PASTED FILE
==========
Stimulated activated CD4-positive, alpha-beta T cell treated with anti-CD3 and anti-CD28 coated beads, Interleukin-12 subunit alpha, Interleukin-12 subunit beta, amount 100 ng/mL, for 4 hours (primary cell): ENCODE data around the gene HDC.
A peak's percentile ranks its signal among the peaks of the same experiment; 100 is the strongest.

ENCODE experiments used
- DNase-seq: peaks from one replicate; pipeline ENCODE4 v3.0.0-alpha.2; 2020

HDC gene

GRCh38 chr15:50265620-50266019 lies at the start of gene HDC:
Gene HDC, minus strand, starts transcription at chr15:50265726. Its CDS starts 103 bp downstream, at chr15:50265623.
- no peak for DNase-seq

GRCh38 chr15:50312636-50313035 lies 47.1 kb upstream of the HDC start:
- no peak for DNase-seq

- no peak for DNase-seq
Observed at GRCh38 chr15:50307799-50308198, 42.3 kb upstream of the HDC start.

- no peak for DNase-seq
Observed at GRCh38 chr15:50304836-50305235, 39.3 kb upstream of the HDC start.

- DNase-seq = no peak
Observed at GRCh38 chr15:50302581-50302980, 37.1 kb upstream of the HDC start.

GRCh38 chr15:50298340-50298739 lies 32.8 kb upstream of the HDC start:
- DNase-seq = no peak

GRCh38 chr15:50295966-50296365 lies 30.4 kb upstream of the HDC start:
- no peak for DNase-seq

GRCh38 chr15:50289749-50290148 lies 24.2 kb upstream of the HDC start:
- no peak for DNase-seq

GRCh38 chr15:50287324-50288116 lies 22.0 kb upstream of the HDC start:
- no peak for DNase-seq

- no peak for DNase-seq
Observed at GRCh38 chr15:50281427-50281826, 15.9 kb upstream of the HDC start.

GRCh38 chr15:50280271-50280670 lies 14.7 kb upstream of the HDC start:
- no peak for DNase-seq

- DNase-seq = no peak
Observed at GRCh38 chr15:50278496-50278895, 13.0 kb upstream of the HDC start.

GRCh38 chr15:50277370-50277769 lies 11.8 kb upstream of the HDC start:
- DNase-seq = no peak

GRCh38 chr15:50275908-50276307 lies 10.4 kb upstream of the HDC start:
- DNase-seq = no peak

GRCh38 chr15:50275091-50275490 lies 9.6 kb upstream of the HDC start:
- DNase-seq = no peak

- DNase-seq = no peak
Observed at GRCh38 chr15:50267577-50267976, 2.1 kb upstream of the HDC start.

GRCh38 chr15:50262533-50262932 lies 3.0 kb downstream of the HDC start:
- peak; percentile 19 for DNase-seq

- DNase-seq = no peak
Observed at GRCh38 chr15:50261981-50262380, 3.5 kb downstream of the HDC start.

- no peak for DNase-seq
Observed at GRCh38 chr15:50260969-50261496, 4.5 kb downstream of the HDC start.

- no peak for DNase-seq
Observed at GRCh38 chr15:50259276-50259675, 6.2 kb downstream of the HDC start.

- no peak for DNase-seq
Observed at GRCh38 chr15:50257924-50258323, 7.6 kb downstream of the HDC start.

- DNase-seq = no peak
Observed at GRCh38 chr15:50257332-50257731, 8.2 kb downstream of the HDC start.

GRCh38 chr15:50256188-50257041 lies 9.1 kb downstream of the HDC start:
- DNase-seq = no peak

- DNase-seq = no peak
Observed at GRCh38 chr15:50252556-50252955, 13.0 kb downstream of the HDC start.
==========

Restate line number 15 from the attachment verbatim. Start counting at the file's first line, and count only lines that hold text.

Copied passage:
- DNase-seq = no peak